Restoring the Kitchen Garden Progress
In the late 18th century, the walled garden provided the house and estate with vegetables and herbs and even tropical fruits from the greenhouses. We're currently working to restore the garden to it's 1930s arrangement.
History of the Walled Garden
Created in the late 18th century, the walled garden was an integral part of this working Irish estate. It was improved significantly in 1869 when the 4th Earl of Enniskillen married Charlotte Baird, a wealthy heiress from Dumfriesshire. She invested much into the development of the garden, providing many of its main features including the entrance bridge, pergola, Rose Garden and greenhouses. The garden remained in production up until the 1940s, having up to 12 full time gardeners at its peak.
Work so far
The upper part of the garden, known as the Rose Garden, has already been restored, and the remaining 2 acres, known as the Kitchen Garden is currently undergoing a project to return it to the 1930s arrangement.
So far, the original pathways have been restored and herbaceous borders planted containing a wide variety of plants, including achillea, asters, bergamot, marigold, cosmos and many summer flowering bulbs. These can also provide cut flowers for use in the house.
Two large fruit and vegetable plots have been brought into cultivation and are used to grow common vegetables and Victorian favourites such as sea kale. Each year new and unusual vegetables are grown - most recently tree spinach, callaloo and mooli radish. The plots are edged with calendula and other flowers to attract beneficial insects. 110 meters of espalliers have been installed to support native Irish apples.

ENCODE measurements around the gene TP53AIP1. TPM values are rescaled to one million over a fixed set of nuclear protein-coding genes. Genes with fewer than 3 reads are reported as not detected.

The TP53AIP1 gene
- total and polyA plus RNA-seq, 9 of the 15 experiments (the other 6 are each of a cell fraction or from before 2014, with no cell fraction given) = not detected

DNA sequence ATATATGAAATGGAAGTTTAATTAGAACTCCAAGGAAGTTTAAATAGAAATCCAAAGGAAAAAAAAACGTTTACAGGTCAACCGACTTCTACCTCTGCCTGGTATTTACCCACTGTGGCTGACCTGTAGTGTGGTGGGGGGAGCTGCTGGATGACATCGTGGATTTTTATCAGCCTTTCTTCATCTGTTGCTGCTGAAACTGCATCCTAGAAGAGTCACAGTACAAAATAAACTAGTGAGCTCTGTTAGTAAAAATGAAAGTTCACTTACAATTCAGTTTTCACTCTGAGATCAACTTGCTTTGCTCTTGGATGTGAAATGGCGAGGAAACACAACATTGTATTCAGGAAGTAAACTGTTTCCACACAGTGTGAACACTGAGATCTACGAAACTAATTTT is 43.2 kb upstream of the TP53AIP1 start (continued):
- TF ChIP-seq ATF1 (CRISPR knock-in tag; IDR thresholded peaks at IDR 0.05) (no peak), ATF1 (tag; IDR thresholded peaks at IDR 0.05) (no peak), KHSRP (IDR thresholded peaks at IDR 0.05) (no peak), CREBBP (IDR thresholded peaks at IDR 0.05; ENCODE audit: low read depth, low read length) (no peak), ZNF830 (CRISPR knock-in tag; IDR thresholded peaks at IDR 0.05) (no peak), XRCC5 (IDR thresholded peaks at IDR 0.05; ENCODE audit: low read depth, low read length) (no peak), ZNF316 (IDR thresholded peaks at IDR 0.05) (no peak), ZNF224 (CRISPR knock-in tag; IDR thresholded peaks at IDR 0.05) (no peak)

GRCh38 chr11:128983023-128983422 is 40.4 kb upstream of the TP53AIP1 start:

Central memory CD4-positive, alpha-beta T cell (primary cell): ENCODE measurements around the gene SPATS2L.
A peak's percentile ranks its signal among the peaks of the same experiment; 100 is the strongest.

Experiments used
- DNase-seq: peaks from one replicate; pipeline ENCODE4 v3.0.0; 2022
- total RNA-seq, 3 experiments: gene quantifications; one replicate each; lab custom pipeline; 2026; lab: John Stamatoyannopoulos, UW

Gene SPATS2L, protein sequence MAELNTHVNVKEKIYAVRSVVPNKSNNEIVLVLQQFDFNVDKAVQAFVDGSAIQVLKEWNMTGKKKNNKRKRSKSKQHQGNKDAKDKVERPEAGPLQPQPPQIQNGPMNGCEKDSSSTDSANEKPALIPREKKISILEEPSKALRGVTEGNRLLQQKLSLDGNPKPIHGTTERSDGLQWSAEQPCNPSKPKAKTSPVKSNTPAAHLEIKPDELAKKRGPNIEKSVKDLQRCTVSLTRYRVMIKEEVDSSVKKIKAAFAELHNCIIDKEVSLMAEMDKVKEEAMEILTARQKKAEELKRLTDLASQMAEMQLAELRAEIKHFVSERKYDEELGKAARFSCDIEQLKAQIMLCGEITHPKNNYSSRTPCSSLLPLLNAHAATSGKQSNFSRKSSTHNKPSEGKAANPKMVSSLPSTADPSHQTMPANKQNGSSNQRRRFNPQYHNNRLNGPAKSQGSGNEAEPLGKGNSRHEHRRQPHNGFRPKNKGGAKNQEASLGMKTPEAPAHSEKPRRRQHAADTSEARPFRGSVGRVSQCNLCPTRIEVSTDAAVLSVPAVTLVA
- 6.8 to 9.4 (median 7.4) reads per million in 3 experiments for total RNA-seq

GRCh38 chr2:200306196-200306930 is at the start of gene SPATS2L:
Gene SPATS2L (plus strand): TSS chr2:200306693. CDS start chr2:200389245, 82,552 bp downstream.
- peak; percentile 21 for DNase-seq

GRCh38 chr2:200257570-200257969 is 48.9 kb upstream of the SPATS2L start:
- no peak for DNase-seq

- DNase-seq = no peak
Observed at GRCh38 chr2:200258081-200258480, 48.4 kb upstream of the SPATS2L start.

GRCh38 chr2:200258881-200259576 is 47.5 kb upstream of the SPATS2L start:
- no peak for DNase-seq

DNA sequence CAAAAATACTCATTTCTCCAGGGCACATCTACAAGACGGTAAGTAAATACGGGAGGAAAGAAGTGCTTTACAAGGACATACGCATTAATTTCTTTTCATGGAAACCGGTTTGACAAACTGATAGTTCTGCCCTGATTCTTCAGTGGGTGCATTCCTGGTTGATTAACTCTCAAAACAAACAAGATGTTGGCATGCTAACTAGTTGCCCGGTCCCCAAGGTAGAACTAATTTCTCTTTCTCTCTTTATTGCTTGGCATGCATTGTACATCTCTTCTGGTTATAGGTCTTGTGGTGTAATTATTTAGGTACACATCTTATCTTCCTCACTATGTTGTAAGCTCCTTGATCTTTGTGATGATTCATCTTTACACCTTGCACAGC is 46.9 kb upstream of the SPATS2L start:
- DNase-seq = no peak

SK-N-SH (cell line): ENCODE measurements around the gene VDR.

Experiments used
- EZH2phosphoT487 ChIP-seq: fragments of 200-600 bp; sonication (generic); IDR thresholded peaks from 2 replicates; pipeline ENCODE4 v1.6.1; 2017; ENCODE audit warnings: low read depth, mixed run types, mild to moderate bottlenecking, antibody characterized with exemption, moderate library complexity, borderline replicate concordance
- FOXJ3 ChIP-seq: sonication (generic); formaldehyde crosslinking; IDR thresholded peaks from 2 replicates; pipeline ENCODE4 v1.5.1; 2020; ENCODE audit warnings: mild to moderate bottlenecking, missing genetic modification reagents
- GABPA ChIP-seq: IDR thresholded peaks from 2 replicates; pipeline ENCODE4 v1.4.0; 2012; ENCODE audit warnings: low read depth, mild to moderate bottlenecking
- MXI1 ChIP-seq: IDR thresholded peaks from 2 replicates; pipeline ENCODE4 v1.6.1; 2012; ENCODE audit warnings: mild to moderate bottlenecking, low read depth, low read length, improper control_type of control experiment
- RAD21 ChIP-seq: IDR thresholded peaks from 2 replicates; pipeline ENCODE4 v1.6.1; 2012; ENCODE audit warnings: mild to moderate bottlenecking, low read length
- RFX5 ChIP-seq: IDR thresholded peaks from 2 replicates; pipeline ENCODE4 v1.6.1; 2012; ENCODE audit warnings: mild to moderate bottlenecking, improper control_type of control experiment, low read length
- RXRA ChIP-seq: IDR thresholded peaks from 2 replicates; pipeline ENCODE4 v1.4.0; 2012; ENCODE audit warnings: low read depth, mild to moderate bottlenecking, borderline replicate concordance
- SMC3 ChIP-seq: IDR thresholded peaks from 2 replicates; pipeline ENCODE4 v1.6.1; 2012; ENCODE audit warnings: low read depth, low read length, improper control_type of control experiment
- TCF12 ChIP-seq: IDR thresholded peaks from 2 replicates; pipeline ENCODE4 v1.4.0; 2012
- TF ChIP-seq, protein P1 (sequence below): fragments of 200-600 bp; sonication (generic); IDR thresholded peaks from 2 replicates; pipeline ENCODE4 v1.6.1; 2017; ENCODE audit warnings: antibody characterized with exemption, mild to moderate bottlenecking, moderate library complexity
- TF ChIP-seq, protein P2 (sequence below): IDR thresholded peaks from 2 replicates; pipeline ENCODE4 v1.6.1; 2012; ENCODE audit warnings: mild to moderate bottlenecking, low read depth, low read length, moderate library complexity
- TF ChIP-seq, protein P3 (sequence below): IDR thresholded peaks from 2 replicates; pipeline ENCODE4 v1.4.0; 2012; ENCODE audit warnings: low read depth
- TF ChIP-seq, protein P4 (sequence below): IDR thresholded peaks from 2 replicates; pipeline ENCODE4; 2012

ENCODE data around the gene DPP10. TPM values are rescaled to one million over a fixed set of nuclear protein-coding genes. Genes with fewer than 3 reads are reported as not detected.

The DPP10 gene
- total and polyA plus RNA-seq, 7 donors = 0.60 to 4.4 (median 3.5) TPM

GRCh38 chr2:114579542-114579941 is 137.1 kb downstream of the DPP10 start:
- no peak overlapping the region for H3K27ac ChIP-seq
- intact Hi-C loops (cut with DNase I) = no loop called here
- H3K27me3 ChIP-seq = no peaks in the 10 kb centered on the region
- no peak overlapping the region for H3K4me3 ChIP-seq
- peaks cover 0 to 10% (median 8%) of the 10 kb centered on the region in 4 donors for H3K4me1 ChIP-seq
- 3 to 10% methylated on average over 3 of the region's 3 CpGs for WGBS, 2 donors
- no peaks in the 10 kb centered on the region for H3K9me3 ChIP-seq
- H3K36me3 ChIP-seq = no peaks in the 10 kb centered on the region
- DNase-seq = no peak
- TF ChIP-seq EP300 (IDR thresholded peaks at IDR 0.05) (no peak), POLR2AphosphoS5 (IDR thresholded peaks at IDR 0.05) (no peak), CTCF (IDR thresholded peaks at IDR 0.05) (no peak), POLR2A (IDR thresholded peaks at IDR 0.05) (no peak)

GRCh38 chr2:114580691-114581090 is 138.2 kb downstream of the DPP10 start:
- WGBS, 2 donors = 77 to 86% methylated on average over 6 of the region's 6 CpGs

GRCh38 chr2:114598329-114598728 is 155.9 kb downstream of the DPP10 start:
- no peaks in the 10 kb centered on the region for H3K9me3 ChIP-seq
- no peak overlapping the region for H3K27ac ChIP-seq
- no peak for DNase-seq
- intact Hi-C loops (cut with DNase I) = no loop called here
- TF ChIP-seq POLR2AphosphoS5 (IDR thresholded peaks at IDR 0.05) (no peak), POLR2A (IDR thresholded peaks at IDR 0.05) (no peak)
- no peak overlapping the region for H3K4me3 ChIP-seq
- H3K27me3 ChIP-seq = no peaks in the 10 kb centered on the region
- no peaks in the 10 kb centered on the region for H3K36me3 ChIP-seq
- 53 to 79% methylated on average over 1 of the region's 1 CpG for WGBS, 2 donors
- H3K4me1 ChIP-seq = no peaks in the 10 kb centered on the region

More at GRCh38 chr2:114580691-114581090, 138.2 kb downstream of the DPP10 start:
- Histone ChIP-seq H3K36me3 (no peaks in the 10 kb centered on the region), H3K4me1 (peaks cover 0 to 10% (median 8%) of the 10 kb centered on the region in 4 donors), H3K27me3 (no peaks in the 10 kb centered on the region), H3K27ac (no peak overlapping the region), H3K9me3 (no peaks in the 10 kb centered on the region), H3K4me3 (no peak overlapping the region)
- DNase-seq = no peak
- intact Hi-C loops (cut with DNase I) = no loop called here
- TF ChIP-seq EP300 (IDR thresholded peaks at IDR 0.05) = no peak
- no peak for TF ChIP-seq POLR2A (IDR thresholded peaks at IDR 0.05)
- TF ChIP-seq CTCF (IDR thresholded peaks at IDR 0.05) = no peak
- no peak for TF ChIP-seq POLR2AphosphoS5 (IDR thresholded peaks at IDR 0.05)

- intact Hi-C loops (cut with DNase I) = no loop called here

During August 2017, it was announced that vital funding from the Heritage Lottery Fund was released that enables the project proposal to be developed. This is fantastic news for Florence Court, especially for our dedicated team of volunteers who for the past few years have been working hard to bring the Kitchen Garden back into cultivation. We will now be able to add impetus to the project that will create more opportunities for our volunteers and local communities, as well as for our visitors. The addition of the amazing feature will ultimately see the glass houses back in situ to complete the restoration of this historic kitchen garden to its 1930s layout. The glasshouses will not only make the garden look more attractive to visitors, but will also provide some practical spare for the volunteers to extend their horticultural work.
This project will offer opportunities for individuals and families to get involved in everything from hands-on exploration of the garden’s archaeology and repointing of the walls, to pruning of heritage apple trees and harvesting of local and exotic vegetables which were de rigueur in the sustainable Irish estates of that time. It is proposed that the centrepiece of this project will be the erection of two replica glasshouses, which have been absent from the walled garden since the 1970s. As well as bringing the vision of a working walled kitchen garden to life, the glasshouses will offer a much needed space for hosting lectures, training and skill-sharing and provides the opportunity to offer internships to local horticulture students facilitating the teaching of propagation techniques and glasshouse growing skills.
Help us out
Visitors are always welcome to the garden and guided tours can be arranged. Lead Gardener for the project David Corscadden is helped by a fantastic team of volunteers. Volunteers are always needed and welcomed! If you are interested in gardening from picking out seedlings to digging and weeding, email us at: firstname.lastname@example.org